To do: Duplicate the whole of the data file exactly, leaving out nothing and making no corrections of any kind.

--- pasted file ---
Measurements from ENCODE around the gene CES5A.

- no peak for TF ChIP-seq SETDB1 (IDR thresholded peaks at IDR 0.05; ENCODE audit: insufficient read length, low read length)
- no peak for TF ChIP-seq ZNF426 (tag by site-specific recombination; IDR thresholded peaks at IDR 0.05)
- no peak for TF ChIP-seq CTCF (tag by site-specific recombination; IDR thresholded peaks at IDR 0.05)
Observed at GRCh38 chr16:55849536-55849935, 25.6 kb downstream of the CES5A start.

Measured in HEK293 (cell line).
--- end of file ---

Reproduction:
Measurements from ENCODE around the gene CES5A.

- no peak for TF ChIP-seq SETDB1 (IDR thresholded peaks at IDR 0.05; ENCODE audit: insufficient read length, low read length)
- no peak for TF ChIP-seq ZNF426 (tag by site-specific recombination; IDR thresholded peaks at IDR 0.05)
- no peak for TF ChIP-seq CTCF (tag by site-specific recombination; IDR thresholded peaks at IDR 0.05)
Observed at GRCh38 chr16:55849536-55849935, 25.6 kb downstream of the CES5A start.

Measured in HEK293 (cell line).